Armed Forces of Serbia and Montenegro

The Armed Forces of Serbia and Montenegro (Serbian: Војска Србије и Црне Горе / Vojska Srbije i Crne Gore, ВСЦГ / VSCG) included ground forces with internal and border troops, naval forces, air and air defense forces, and civil defense. Preceding the VSCG was the Armed Forces of Yugoslavia (1992–2003; Serbian: Војска Југославије / Vojska Jugoslavije, ВЈ / VJ) from the remnants of the Yugoslav People's Army (JNA), the military of SFR Yugoslavia. The state, then named Federal Republic of Yugoslavia, participated in the Yugoslav Wars with limited direct intervention of its own armed forces. Following the end of the Wars and the constitutional reforms of 2003 by which the state was renamed "Serbia and Montenegro", the military accordingly changed its name. The military was heavily involved in combating Albanian separatists during the Kosovo War and Preševo Valley conflict, and also engaged NATO airplanes during the 1999 NATO bombing of Yugoslavia.

Armed Forces of Serbia and Montenegro
Војска Србије и Црне Горе
Vojska Srbije i Crne Gore
Serbia and Montenegro Armed Forces' seal
FoundedMay 20, 1992 (1992-05-20)
DisbandedJune 5, 2006 (2006-06-05)
Service branches Ground Forces
 Air Forces
HeadquartersBelgrade, Serbia, Serbia and Montenegro
PresidentSee list
Prime MinisterSee list
Minister of DefenceSee list
Commander of General StaffSee list
Military age19
Related articles
HistoryBosnian War
Kosovo War
Preševo Valley conflict
Albania–Yugoslav border incident
RanksRanks and insignia of Serbia and Montenegro

Upon the dissolution of Serbia and Montenegro with the Montenegrin independence referendum (2006), a fraction of the joint military was given to Montenegro, with the bulk of the force remaining in Serbia. Montenegro inherited the navy as Serbia is landlocked.


Emblem of the Ground Forces
Emblem of the Navy
Emblem of the Air Force


The Armed Forces of Yugoslavia (VJ) was organized into the following:

Ground ForcesEdit

  • 1st Army
    • Novi Sad Corps
    • Belgrade Command
    • Kragujevac Corps
    • Independent units
  • 2nd Army
    • Podgorica Corps
    • Užice Corps
    • Independent units
  • 3rd Army
    • Niš Corps
    • Leskovac Corps
    • Priština Corps
    • Independent units


  • War Command
  • Flotilla
  • 81st
  • 83rd
  • 85th
  • 108th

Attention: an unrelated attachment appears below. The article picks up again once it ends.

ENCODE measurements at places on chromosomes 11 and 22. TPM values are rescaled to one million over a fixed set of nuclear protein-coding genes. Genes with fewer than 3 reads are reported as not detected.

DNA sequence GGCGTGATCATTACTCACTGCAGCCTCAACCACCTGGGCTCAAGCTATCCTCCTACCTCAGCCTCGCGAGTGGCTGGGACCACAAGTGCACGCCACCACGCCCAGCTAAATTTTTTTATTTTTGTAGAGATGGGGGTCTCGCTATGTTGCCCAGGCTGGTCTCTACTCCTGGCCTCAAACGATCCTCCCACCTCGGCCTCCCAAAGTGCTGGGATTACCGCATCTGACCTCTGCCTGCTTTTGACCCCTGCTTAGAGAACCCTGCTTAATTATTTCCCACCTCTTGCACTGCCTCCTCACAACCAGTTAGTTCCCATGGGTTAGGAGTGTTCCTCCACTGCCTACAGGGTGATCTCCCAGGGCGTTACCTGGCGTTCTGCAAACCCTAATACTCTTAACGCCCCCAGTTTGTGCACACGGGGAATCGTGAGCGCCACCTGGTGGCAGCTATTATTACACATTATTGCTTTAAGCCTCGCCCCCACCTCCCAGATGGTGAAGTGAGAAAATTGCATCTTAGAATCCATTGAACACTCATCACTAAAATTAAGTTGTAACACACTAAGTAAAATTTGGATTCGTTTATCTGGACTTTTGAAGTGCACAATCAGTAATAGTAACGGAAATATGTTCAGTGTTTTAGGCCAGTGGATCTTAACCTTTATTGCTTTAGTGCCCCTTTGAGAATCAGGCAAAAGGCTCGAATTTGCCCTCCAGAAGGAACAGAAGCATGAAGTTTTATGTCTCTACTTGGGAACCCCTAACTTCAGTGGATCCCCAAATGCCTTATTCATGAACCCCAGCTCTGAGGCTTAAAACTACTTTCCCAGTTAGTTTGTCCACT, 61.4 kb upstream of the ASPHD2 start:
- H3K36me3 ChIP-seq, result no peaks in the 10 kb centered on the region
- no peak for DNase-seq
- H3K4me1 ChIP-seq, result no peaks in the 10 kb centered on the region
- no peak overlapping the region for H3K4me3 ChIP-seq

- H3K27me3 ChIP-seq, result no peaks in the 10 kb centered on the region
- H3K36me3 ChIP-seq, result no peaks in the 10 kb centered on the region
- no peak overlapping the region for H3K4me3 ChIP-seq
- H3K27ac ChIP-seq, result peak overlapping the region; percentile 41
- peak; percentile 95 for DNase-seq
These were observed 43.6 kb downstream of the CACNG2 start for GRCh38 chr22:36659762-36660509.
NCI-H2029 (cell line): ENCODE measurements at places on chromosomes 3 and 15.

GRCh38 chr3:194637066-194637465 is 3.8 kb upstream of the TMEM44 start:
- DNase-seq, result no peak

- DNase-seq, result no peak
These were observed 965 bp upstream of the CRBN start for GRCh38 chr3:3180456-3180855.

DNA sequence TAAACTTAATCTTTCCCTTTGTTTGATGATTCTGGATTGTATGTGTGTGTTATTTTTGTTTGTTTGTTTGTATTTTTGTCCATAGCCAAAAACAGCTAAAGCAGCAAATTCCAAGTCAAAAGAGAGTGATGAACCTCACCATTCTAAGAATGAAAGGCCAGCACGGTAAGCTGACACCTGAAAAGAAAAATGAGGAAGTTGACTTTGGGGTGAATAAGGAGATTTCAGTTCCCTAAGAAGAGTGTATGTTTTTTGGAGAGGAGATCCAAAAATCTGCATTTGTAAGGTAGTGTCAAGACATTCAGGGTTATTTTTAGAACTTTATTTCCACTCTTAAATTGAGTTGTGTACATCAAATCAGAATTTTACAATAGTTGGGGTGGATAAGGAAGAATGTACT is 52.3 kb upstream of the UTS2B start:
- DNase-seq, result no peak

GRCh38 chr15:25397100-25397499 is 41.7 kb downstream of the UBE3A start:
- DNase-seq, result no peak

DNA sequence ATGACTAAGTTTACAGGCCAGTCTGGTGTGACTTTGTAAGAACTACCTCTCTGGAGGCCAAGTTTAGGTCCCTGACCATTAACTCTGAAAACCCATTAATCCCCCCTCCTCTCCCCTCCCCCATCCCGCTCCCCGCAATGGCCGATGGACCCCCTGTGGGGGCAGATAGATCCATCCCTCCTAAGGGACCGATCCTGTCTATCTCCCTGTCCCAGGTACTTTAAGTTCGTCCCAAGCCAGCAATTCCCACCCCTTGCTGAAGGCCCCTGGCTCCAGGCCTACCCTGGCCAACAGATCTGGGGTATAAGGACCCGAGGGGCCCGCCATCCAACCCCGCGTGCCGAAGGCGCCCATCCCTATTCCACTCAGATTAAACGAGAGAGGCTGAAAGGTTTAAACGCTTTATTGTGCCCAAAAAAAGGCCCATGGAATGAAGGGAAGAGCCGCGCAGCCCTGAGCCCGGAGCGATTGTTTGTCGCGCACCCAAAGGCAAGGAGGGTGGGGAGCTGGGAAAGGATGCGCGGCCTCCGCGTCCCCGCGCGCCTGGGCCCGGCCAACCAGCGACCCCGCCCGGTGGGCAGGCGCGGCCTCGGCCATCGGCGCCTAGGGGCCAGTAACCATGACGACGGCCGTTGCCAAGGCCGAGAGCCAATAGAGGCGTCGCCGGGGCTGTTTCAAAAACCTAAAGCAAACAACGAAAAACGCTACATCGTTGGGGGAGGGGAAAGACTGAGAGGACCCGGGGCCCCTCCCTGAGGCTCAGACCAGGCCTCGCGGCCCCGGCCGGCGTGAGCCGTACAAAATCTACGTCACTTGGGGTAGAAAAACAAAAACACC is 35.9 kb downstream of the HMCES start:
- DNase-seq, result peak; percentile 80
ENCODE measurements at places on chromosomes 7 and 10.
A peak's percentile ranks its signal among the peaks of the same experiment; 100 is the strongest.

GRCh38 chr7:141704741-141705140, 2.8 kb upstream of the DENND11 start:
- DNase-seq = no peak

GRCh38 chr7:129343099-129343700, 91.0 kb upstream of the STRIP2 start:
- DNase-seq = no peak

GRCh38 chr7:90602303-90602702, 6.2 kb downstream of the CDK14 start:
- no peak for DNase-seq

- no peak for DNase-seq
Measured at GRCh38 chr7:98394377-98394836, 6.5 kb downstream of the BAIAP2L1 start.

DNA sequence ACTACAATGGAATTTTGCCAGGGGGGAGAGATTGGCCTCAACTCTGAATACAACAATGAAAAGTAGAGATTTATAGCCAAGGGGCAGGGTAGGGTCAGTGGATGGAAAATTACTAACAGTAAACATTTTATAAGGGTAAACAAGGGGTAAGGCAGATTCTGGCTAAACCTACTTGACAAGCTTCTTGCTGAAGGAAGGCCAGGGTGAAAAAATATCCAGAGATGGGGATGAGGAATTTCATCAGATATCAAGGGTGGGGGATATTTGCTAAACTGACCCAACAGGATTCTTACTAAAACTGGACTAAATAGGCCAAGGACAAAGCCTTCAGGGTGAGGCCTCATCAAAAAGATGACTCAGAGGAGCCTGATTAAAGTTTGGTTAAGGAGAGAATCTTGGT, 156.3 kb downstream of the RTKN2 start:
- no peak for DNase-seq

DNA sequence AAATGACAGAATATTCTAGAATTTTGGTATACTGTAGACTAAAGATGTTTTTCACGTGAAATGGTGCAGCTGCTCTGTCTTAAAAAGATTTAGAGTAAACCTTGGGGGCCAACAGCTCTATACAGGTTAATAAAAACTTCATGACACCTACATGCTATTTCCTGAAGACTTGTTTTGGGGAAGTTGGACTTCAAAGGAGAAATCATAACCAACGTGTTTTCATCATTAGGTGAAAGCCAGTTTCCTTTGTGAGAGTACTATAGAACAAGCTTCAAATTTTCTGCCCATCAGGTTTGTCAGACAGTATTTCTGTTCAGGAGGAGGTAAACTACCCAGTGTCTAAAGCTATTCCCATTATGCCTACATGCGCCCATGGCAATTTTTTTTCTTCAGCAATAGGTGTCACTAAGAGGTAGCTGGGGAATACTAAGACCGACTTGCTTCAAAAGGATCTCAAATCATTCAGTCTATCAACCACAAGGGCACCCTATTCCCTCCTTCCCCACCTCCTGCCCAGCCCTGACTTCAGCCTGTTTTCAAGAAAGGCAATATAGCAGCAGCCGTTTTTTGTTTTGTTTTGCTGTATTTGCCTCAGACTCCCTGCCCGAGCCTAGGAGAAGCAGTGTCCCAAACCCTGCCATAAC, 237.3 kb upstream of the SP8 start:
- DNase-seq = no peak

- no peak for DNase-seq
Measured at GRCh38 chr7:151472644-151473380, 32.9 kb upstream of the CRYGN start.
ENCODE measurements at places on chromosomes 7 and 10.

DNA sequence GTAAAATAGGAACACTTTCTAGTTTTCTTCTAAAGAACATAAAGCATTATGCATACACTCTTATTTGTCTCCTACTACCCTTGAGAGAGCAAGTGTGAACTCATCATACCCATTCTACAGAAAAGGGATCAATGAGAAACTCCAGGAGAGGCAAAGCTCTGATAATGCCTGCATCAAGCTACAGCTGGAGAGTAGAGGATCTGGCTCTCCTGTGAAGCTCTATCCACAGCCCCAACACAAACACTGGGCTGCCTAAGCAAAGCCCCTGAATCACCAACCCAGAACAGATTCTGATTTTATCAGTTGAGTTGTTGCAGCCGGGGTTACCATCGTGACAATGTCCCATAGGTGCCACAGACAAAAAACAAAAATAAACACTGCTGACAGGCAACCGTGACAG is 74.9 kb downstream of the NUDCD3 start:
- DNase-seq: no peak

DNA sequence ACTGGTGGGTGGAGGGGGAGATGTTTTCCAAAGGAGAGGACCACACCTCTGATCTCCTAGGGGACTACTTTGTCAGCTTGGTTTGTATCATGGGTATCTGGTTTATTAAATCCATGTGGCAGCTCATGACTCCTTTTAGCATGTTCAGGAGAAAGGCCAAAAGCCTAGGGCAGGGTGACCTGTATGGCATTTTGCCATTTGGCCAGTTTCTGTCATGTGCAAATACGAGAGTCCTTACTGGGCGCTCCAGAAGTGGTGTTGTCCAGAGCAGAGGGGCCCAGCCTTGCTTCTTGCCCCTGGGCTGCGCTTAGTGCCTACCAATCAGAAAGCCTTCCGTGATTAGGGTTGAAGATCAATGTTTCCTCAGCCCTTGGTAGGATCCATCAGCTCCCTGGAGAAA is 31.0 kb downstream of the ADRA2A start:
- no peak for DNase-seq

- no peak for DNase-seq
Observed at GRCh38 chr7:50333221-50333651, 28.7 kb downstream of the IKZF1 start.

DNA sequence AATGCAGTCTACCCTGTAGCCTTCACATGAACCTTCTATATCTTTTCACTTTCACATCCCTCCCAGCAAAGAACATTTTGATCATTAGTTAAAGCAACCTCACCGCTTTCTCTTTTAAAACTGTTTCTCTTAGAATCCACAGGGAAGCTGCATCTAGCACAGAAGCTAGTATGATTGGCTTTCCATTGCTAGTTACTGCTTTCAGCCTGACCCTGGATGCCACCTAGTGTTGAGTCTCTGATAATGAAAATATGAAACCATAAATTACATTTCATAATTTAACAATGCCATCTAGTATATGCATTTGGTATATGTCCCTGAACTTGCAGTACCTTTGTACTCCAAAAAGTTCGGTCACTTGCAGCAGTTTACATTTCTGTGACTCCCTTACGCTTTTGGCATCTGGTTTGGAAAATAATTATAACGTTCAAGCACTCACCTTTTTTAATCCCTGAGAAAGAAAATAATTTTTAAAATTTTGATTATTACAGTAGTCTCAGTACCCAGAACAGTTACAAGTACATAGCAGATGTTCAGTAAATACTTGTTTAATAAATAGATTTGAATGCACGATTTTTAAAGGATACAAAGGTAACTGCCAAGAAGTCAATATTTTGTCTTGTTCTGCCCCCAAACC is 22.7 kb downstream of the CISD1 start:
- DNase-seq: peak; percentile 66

• 110th
  • 82nd
  • 69th
  • 367th
  • 9th
  • 10th
  • 27th
  • 61st
  • 223rd
  • 9th

Air ForceEdit


Ground ForcesEdit


Official seal of the Yugoslav Forces, prior to its renaming.

Ground ForcesEdit

Armoured vehicles
Air Defence
Infantry weapons

Air ForceEdit

The inventory included MiG-21 (fighter/recon/trainer), MiG-29 (fighter/trainer), Soko J-22 (ground/recon/trainer), Soko G-2 (fighter/bomber/trainer), Soko G-4 (fighter/bomber/target/trainer, Antonov An-2 (cargo), Antonov An-26 (cargo), Yakovlev Yak-40 (VIP), Mil Mi-8 (multirole), Mil Mi-14 (anti-submarine), Kamov Ka-25 (anti-submarine), Kamov Ka-28 (anti-submarine), Aérospatiale Gazelle (attack/utility/recon).

Navy Edit

Yugoslav Naval Ensign

The Federal Yugoslav Navy was based in Kotor and was largely made of vessels inherited from the SFR Yugoslav Navy.[2] During NATO's Operation Allied Force in 1999, the Navy took control over civilian shipping around Kotor, despite NATO's blockade[3] and in several actions the navy's warships fired at NATO aircraft that were on their way to strike Yugoslav targets.[4] The Navy claimed to have shot down three UAVs over Boka Kotorska. The images of the remains of one of them were displayed online.[5]


Operational experienceEdit


The M-84 Main Battle Tank

Civilians fit for military service were estimated at about 4,888,595 (2001 est.). The 2002 estimate for military expenditures as percent of GDP was 4.6%. Significant reforms were undertaken in the military of Serbia and Montenegro. In 2002 the Serbo-Montenegrin Military force numbered around 117,500 soldiers, supported by some 450,000 reserves. The 100,000 strong Army had 1,500 main battle tanks and 687 armed infantry vehicles. The Navy had 3,500 personnel, of whom 900 were marines. The entire Navy was composed totally out of 6 submarines, 3 frigates, 41 patrol & coastal ships and 14 "other" vessels. The Air force 14,000 personnel had 192 combat aircraft and 72 armed helicopters.


  • Army or Ground Forces (Kopnena vojska – KoV VSCG)
  • Air Force and Air Defense (Ratno Vazduhoplovstvo i Protivvazdušna odbrana – RV i PVO VSCG)
  • Navy (Ratna Mornarica – RM VSCG)

Military manpower – military age: 19 years of age (2003 est.)

Military manpower – availability:
males age 15–49: 3,579,620 (2003 est.)

Military manpower – fit for military service:
males age 15–49: 3,077,660 (2003 est.)

Military manpower – reaching military age annually:
males: 101,547 (2003 est.)

Military expenditures – dollar figure: $954 million (2002)

Military expenditures – percent of GDP: 4.6% (2002. est.)

International deploymentEdit

The VSCG was part of MONUC, the UN mission in the Congo. The VSCG was also part of UNAMSIL, the UN mission into Sierra Leone.

Last chief of staff of the Military of Serbia and Montenegro was general Ljubiša Jokić.

See alsoEdit


  1. ^ "Arsenal" magazine, 15 October 2007 Archived 26 March 2009 at the Wayback Machine (in Serbian)
  2. ^ Hattendorf, John B. (2013-11-05). Naval Strategy and Power in the Mediterranean: Past, Present and Future. ISBN 9781136713163.
  3. ^ Crisis in the Balkans: The Blockade, by Steven Lee Mayers, The New York Times, May 5, 1999
  4. ^ Between Milosevic and the West, Montenegro's balance of fear, by Anna Husarska (17 April 1999), The New York Times
  5. ^ "UAV Remains in Yugoslavia"

External linksEdit